The wharenui behind me in the photograph is in the heart of Victoria University of Wellington, where I lead the school of Māori studies. The detailed carvings, paintings and weavings are a library of traditional knowledge and understanding. The tongues poking from the carved faces on the meeting house might look fierce, but the Māori primarily had an oral culture, and the tongue symbolizes knowledge. The bigger the tongue, the more history, narrative and knowledge there is.
I am Māori, and descend from the Ngāti Porou tribe. I research the nexus of Māori knowledge and Western science, and how we can draw the best from both knowledge systems to resolve environmental issues.
In 2016, the town of Havelock North suffered a disease outbreak caused by livestock faeces seeping into groundwater. We aim to prevent a recurrence through a better understanding of groundwater and springs. Before the affected area began to be drained for agriculture in the 1870s, it was swampland, and Māori people travelled on the waterways. We might find written reports on spring flow going back 70 years, but Māori knowledge can go back nearly 1,000 years. We are looking at ways to access the knowledge captured in carvings and oral histories — mainly by talking to people who could point out features such as where they swam as a child or gathered eels or cress — to tell us where water once flowed.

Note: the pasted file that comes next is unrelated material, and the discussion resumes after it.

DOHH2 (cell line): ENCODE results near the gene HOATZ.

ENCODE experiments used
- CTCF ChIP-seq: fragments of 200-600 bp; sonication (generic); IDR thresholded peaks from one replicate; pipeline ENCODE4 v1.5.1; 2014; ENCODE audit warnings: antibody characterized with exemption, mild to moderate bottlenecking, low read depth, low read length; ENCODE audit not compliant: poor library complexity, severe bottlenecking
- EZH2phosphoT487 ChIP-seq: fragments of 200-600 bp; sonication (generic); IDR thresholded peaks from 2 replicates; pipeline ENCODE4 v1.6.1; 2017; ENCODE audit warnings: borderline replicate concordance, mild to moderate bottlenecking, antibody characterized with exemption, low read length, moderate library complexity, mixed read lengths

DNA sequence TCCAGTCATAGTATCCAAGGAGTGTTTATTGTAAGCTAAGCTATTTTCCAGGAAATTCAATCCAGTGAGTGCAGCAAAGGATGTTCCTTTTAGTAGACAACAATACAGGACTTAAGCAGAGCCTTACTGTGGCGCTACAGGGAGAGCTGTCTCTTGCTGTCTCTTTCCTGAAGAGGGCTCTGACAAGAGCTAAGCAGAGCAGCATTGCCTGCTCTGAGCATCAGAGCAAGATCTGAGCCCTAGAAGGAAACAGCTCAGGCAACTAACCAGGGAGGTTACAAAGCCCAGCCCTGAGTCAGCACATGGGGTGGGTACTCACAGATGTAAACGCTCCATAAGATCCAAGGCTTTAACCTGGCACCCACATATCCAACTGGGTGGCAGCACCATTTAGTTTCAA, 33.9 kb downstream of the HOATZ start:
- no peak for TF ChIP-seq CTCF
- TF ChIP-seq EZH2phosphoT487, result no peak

Another project looks at marine heatwaves, including changes in ocean currents due to climate change. Māori ancestors journeyed across these seas. There is knowledge of ocean currents there, if we can unlock it.
In the geometric panels in the photograph, the white triangular ‘teeth’ symbolize strength though unity. I think of Māori knowledge as helping to constrain the scientific data so that they can make better predictions. We want to get to a place where the wider research community realizes that we can’t solve these climate problems with one knowledge system alone.
Nature 598, 228 (2021)